Review board resolution opposes state purchase of lands

The Adirondack Local Government Review Board unanimously passed a resolution last week opposing the impending state purchase of some 75,000 acres of Adirondack land from a conservation group.

According to the resolution, the state intends to purchase more than 65,000 acres of former Finch Pruyn timberlands and about 15,000 acres of land in the Follensby Pond area from the Adirondack Chapter of the Nature Conservancy.

Last week's resolution states that the review board opposes the fee acquisition of the lands in question.

It also urges the state Adirondack Park Agency to remain compliant with the State Land Master Plan by recommending against the state Department of Environmental Conservation's potential fee purchase of what review board officials call - quote - "highly productive timberland."

Fred Monroe is executive director of the Adirondack Local Government Review Board. He says Gov. Andrew Cuomo should commission a study on the economic and social impacts of further state land acquisitions inside the Blue Line.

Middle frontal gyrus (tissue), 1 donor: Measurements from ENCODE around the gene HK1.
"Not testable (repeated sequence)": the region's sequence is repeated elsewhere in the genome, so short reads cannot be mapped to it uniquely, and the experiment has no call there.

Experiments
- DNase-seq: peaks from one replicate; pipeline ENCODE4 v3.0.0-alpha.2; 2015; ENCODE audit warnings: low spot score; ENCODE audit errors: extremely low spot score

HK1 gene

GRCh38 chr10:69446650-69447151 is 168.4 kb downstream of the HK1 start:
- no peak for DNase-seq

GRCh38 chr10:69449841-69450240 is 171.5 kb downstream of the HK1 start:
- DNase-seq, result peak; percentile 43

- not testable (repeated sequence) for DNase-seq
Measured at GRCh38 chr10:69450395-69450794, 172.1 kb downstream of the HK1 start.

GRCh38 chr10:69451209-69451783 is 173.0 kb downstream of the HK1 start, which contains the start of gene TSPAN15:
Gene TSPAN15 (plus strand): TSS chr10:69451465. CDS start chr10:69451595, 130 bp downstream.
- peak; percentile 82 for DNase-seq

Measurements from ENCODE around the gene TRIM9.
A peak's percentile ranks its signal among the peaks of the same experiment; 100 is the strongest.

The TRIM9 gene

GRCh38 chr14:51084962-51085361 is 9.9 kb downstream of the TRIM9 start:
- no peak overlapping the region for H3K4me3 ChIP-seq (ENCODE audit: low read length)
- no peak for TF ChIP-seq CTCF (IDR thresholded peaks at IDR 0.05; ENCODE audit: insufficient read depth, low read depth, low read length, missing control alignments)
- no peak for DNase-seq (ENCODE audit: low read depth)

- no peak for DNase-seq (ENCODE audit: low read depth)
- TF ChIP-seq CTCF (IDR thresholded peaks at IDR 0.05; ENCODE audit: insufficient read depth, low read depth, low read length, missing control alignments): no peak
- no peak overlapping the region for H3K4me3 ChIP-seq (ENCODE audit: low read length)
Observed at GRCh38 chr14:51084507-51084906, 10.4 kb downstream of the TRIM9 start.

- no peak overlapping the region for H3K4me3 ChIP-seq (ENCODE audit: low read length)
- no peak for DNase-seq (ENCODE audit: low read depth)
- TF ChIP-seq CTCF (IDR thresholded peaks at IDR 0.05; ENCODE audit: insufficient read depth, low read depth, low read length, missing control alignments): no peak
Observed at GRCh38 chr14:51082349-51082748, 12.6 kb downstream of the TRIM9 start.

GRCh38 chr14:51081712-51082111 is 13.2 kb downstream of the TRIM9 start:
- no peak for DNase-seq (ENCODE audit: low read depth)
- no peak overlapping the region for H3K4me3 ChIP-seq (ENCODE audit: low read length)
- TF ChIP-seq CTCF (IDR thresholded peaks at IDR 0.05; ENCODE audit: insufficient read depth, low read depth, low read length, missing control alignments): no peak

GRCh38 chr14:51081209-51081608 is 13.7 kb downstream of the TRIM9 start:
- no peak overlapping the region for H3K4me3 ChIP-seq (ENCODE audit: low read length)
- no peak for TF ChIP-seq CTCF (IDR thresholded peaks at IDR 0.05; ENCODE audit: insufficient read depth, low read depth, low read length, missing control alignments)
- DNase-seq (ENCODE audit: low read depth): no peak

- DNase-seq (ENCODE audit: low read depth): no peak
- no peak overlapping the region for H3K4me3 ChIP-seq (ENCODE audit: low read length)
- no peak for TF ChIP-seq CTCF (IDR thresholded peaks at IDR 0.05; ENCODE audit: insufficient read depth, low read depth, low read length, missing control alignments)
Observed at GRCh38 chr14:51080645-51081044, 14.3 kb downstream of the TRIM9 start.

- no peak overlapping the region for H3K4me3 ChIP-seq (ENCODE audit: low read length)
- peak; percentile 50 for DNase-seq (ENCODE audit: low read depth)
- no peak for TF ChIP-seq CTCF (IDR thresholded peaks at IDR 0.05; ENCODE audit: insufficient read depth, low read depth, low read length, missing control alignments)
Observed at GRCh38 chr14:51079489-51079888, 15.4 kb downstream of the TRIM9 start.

Monroe adds that the state's current fiscal crisis is a good argument against purchasing more land.

"We know the state is experiencing horrible budget problems - there are plans to cut back on Medicaid, welfare, education, and we just paid $30 million out of the taxpayers' pocket to purchase a conservation easement on the remaining Finch lands," he said. "That happened on the same day that Gov. Cuomo reaffirmed layoffs for 900 state employees - and there's now talk about laying off another 15,000."

The review board resolution cites numbers released by DEC Lands & Forest Director Rob Davies, which state that working forests support three forestry-related jobs for every 1,000 acres of productive forest lands.

Additionally, Davies reports that 1,000 acres of productive forest lands support less than one tourism-related job.

Monroe says now is not the time to spend more than $40 million, claiming that such a purchase would put North Country residents out of work.

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